The long and rich history of Featherstone Rovers Rugby League Football Club

Sunday, 9 November 2014

Vaughan Thomas

For some, the Swinging Sixties meant The Beatles and The Stones, flower power and hippies, flared trousers and mini-skirts. At Featherstone Rovers, with Gary Jordan speeding down one wing and Vaughan Thomas on the other flank, we had a very stylish backline indeed.

Although his name sounds Welsh, Vaughan Thomas was of pure local stock, Sharlston born and bred, the cousin of scrum-half Carl Dooler. Rovers signed Vaughan in 1963 and he got some first team chances in his debut season thanks to an unfortunate injury to Gary Waterworth. From the following season he was a first team regular, forming a very popular three-quarter line with Ken Greatorex, Keith Cotton and Gary Jordan. Although his try returns were more modest than the prolific Jordan, Thomas had the pace to finish any chances offered him, and his tackling style, whilst not copybook, proved effective. In his second full season he won representative honours when he was selected for Great Britain’s Under 24 side against France.

Doubtless, Vaughan’s finest hour was the Challenge Cup final at Wembley in 1967. His place in the line-up had been far from certain, having played in only two of the four previous rounds, missing the semi-final against Leeds. He got the nod from Laurie Gant though, and in the wide open spaces at the Twin Towers he made his mark. Rovers had to work tremendously hard to get ahead in a close encounter against Barrow, finding themselves 7-2 down in the first half. Thomas thought he had scored in the corner but was ruled to have had a foot in touch. After the break, and with Rovers having edged 9-7 ahead, the game’s crucial moment arrived. A crash tackle by Cotton on Barrow’s Smith saw the ball fly out and Vaughan Thomas scooped up the loose ball. With only daylight between him and the Barrow line he sprinted clear to gleefully score under the posts. It swung the Cup Featherstone’s way, a fact only confirmed by Tommy Smales’s later try. Our photo shows the unadulterated joy the whole team felt at their efforts, as Thomas and Les Tonks paraded the Cup around the ground afterwards.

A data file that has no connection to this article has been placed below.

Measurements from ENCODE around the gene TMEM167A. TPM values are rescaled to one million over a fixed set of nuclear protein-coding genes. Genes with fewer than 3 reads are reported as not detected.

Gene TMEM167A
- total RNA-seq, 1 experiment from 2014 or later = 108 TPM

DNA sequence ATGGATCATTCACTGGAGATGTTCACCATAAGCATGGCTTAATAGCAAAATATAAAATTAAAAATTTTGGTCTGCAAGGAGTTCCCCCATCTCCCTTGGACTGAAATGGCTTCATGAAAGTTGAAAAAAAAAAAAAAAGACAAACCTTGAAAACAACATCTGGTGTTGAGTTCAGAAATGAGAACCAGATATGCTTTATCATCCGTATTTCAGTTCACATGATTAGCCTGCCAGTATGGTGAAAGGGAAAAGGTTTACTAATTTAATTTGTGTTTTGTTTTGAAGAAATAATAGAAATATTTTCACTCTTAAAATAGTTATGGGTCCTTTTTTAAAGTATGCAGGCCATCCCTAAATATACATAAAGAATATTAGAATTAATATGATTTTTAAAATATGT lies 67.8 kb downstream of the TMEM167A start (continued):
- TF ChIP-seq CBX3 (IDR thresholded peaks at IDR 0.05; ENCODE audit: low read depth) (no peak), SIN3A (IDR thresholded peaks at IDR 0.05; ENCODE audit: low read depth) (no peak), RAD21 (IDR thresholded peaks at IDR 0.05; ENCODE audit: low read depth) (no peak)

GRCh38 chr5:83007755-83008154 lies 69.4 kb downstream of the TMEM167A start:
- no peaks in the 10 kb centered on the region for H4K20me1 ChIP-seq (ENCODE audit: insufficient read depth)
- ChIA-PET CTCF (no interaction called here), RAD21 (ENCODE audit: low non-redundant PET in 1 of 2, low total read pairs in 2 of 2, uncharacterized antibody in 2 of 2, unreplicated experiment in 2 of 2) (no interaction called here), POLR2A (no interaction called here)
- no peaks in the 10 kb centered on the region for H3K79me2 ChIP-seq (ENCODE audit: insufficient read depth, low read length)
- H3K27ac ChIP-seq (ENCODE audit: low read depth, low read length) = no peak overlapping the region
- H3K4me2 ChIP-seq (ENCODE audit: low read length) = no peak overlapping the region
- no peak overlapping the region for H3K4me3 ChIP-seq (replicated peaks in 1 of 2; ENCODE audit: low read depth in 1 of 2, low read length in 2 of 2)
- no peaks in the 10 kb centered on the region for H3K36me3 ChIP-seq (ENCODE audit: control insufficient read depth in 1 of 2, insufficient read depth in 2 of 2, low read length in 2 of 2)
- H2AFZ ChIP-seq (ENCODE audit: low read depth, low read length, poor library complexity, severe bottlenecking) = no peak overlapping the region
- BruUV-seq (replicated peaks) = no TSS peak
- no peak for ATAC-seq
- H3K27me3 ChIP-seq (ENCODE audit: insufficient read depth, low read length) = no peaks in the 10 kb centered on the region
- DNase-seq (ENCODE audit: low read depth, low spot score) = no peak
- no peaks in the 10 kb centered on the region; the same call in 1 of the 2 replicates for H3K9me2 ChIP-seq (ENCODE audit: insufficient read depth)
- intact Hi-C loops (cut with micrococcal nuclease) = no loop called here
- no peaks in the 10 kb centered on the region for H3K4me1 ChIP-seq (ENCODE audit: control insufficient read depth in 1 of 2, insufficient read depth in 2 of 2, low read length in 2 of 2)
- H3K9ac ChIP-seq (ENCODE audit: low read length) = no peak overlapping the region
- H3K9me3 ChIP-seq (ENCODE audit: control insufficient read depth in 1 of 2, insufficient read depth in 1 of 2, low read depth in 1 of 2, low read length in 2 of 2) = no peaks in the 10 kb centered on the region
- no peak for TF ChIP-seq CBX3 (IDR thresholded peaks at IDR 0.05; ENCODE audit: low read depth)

With the emergence of young John Newlove the following season Thomas missed out on first team selection more frequently and he asked for a transfer. He was eventually sold to Bradford in 1968, but a knee injury saw him give up the game just a year later. In all Vaughan Thomas played 108 games for Featherstone scoring 35 tries, but for Rovers fans he will always be racing under the posts in the Cup final at Wembley…..

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